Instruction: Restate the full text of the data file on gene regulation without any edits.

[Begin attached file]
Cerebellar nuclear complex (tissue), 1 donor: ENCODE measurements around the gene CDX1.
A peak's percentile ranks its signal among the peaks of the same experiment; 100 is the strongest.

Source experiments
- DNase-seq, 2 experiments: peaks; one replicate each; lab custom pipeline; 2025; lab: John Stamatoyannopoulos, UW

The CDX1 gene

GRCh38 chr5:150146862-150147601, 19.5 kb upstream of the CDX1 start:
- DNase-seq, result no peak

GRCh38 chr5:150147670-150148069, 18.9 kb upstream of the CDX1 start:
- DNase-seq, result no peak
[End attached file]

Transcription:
Cerebellar nuclear complex (tissue), 1 donor: ENCODE measurements around the gene CDX1.
A peak's percentile ranks its signal among the peaks of the same experiment; 100 is the strongest.

Source experiments
- DNase-seq, 2 experiments: peaks; one replicate each; lab custom pipeline; 2025; lab: John Stamatoyannopoulos, UW

The CDX1 gene

GRCh38 chr5:150146862-150147601, 19.5 kb upstream of the CDX1 start:
- DNase-seq, result no peak

GRCh38 chr5:150147670-150148069, 18.9 kb upstream of the CDX1 start:
- DNase-seq, result no peak